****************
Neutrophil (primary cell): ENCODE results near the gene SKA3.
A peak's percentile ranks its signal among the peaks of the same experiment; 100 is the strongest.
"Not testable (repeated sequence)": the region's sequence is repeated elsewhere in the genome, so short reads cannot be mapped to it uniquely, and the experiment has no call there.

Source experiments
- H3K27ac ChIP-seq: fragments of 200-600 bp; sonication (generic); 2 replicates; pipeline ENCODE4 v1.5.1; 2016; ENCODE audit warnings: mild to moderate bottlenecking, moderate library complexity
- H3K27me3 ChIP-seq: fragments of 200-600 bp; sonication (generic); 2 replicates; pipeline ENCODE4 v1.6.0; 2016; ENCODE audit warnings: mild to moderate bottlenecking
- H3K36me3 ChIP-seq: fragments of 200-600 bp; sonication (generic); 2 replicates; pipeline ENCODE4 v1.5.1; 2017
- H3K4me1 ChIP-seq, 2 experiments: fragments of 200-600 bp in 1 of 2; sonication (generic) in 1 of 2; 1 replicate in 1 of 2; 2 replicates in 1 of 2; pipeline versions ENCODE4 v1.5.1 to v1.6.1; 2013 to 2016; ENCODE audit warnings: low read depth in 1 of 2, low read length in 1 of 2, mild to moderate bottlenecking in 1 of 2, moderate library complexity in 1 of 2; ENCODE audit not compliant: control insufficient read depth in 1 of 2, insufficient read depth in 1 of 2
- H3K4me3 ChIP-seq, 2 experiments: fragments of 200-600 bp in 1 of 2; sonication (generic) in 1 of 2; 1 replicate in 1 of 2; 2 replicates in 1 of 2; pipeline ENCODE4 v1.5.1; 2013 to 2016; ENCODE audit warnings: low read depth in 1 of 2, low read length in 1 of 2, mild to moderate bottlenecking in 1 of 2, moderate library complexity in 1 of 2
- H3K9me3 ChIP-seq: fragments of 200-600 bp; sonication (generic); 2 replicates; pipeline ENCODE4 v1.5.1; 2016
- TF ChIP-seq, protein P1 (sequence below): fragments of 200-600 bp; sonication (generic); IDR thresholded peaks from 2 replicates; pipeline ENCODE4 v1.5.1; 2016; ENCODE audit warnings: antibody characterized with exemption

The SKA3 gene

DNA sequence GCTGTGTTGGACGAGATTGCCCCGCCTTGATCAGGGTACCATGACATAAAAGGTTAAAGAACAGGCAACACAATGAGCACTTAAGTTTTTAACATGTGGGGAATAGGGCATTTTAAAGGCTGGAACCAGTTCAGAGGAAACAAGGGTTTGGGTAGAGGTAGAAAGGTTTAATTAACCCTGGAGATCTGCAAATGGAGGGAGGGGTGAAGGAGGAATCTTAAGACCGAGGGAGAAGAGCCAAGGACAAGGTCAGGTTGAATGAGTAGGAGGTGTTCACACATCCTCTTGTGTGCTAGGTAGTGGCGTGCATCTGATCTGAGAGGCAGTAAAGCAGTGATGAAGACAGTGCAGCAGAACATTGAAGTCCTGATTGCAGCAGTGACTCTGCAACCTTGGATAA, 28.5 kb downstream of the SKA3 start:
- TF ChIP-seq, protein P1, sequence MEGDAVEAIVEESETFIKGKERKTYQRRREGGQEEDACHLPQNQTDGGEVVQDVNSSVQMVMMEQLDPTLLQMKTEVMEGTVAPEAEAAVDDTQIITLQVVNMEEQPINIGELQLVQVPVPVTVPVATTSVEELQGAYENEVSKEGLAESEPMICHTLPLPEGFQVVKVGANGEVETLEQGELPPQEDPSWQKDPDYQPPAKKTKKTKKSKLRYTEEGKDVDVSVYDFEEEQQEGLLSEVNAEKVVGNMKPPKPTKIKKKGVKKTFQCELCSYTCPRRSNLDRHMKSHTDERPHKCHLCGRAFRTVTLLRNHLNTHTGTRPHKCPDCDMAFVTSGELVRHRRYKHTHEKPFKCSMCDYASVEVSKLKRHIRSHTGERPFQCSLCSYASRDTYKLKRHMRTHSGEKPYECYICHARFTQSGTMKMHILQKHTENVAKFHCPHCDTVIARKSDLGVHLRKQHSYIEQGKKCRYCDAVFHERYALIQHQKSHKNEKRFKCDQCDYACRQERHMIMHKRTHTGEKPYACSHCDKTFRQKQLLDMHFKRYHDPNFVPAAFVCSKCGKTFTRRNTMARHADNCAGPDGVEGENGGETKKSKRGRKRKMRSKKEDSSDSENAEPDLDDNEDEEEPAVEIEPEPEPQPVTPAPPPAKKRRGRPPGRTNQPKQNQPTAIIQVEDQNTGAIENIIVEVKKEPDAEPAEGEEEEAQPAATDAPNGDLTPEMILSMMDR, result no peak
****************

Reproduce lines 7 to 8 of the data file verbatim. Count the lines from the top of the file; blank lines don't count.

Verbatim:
- H3K36me3 ChIP-seq: fragments of 200-600 bp; sonication (generic); 2 replicates; pipeline ENCODE4 v1.5.1; 2017
- H3K4me1 ChIP-seq, 2 experiments: fragments of 200-600 bp in 1 of 2; sonication (generic) in 1 of 2; 1 replicate in 1 of 2; 2 replicates in 1 of 2; pipeline versions ENCODE4 v1.5.1 to v1.6.1; 2013 to 2016; ENCODE audit warnings: low read depth in 1 of 2, low read length in 1 of 2, mild to moderate bottlenecking in 1 of 2, moderate library complexity in 1 of 2; ENCODE audit not compliant: control insufficient read depth in 1 of 2, insufficient read depth in 1 of 2